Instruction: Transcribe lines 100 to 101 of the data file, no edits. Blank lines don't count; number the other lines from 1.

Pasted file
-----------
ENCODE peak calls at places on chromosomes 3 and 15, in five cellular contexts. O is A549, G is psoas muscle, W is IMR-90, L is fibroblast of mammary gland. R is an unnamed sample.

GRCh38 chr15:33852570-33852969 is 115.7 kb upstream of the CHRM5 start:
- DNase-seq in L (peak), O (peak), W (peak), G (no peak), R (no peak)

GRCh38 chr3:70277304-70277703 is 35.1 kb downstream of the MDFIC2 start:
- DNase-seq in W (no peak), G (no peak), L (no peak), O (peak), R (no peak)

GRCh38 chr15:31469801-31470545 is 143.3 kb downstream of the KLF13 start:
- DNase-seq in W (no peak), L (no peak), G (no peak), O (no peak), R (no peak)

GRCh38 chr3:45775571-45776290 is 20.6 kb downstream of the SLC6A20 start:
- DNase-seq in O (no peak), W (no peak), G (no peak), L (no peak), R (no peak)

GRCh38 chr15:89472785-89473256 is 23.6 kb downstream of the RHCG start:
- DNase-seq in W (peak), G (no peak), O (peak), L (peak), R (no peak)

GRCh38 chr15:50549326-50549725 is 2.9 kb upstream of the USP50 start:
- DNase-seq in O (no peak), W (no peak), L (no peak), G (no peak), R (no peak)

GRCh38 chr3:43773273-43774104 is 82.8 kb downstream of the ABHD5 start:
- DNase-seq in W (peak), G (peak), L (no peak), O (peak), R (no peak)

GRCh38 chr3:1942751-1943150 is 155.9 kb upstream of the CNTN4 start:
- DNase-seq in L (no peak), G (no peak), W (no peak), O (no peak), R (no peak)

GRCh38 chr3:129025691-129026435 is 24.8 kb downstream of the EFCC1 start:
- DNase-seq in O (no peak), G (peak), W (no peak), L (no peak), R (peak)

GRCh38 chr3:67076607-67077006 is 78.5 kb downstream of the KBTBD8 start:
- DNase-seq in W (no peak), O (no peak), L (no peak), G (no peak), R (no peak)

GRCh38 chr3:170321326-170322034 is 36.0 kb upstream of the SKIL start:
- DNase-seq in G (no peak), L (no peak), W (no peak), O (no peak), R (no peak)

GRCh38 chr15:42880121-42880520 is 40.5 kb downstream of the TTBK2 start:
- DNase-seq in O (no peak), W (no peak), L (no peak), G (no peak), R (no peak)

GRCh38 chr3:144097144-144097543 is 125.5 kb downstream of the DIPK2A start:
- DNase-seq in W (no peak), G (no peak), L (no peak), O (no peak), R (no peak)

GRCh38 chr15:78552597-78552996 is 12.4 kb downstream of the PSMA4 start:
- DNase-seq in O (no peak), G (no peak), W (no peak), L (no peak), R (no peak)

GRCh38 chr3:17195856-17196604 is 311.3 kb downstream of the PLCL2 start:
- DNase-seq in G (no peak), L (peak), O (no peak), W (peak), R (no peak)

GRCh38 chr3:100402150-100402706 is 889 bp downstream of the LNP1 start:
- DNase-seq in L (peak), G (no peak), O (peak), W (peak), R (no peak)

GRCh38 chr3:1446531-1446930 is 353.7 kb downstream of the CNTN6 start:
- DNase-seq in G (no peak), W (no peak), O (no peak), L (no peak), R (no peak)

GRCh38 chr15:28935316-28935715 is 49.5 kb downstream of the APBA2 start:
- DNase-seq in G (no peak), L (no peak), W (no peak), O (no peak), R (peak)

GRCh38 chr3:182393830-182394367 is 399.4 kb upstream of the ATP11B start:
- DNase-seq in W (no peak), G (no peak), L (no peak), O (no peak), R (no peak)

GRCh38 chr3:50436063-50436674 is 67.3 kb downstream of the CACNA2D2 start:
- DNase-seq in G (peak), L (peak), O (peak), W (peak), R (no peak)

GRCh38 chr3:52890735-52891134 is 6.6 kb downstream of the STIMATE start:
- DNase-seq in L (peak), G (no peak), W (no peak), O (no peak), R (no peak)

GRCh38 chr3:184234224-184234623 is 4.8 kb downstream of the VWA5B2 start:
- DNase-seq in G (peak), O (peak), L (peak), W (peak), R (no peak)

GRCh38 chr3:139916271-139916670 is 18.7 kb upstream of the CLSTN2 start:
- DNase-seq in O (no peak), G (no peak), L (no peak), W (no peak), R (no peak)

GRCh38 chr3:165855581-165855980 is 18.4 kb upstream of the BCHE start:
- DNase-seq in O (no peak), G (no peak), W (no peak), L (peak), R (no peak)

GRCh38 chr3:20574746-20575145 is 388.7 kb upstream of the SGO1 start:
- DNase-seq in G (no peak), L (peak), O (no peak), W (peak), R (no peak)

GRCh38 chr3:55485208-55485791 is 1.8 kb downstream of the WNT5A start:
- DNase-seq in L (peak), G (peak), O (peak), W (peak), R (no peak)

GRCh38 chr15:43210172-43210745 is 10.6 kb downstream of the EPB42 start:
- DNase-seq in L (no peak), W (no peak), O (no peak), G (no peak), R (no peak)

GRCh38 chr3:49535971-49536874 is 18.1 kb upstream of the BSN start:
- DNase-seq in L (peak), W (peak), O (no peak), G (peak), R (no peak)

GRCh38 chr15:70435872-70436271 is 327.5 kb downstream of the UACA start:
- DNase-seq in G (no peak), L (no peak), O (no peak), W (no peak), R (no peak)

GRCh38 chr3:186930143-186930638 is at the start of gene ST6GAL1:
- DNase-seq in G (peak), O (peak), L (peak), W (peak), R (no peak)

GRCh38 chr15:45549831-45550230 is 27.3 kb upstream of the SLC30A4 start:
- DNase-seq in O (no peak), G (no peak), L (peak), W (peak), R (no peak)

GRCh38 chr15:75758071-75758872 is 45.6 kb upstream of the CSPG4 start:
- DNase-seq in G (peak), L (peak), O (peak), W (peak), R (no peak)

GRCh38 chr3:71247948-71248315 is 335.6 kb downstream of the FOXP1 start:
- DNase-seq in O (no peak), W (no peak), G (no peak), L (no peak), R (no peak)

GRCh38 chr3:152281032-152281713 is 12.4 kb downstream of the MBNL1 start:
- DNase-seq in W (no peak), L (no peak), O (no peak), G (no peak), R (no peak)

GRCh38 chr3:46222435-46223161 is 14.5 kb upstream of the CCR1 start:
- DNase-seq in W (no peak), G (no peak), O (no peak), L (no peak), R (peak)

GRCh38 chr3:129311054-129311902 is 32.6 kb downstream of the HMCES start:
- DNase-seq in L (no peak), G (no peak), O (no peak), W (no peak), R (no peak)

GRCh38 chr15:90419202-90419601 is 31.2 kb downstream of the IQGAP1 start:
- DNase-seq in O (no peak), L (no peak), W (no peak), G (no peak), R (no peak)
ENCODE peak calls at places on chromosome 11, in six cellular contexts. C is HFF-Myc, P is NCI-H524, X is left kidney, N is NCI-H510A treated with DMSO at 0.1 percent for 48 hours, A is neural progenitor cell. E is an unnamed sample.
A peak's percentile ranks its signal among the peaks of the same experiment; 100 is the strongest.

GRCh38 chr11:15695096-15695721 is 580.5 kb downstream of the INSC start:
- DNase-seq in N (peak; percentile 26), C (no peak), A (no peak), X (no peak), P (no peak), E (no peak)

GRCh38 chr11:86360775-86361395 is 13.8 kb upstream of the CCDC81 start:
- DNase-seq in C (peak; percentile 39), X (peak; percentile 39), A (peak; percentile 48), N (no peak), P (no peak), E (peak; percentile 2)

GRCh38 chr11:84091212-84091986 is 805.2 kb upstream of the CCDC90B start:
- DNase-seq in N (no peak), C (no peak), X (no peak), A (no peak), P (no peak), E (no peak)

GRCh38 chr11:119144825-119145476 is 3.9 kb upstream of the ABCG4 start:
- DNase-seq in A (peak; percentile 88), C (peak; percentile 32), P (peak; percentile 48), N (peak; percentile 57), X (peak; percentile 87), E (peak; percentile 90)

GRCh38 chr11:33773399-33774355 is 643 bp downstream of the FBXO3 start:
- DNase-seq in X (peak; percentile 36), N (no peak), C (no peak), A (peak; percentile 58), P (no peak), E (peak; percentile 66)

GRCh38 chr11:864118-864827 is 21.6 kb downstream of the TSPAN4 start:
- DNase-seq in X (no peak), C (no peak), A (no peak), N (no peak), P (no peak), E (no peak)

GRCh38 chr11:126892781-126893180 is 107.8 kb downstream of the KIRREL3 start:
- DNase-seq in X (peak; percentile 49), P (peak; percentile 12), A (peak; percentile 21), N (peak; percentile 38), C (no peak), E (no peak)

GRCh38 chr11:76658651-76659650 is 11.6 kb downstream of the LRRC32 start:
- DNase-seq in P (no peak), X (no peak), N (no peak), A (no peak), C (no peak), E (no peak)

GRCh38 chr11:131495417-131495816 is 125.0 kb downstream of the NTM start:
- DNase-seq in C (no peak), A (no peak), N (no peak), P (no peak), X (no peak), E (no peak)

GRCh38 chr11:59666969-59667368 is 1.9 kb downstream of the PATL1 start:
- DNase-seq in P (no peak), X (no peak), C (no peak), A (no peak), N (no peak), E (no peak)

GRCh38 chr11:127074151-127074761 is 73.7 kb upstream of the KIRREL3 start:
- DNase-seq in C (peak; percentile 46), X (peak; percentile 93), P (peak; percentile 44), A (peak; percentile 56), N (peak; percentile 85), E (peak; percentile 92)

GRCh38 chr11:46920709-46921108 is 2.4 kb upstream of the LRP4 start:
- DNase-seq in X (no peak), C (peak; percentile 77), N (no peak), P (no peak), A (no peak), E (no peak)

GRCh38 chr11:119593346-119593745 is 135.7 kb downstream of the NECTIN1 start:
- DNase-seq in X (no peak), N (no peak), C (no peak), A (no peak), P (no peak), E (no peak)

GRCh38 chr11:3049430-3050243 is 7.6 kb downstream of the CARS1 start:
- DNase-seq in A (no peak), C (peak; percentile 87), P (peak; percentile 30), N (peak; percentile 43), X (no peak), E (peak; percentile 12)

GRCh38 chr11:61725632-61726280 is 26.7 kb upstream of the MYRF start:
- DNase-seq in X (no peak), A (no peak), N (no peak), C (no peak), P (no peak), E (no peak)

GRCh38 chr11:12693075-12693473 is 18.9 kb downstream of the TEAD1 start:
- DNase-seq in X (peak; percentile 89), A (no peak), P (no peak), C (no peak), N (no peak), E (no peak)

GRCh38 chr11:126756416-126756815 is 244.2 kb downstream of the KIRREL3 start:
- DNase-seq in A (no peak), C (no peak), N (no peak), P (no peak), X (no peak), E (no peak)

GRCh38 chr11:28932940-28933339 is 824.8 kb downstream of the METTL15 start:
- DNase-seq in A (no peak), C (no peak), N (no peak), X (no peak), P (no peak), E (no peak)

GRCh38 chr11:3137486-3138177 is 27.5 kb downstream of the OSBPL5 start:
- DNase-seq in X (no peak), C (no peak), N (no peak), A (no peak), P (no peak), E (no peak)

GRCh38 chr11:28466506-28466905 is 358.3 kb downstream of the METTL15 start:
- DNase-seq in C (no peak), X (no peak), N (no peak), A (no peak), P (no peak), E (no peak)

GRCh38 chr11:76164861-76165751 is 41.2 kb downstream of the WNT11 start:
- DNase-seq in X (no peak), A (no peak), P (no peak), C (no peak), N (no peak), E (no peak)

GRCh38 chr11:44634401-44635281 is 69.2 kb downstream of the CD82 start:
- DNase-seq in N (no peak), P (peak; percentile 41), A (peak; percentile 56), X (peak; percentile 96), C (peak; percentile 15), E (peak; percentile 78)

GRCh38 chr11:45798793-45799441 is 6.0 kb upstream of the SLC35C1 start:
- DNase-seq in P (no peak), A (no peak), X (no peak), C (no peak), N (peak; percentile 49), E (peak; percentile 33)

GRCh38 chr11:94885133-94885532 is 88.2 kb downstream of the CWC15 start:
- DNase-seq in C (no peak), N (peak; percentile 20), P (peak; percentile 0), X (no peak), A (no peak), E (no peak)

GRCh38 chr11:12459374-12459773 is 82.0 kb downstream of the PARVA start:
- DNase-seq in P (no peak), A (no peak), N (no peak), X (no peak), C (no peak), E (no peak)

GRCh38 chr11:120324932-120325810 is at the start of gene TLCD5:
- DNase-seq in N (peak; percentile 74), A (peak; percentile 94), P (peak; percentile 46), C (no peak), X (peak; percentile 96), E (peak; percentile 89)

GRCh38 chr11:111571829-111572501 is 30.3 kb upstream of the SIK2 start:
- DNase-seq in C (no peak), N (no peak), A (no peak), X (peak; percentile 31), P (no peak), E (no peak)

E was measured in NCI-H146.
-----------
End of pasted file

GRCh38 chr11:46920709-46921108 is 2.4 kb upstream of the LRP4 start:
- DNase-seq in X (no peak), C (peak; percentile 77), N (no peak), P (no peak), A (no peak), E (no peak)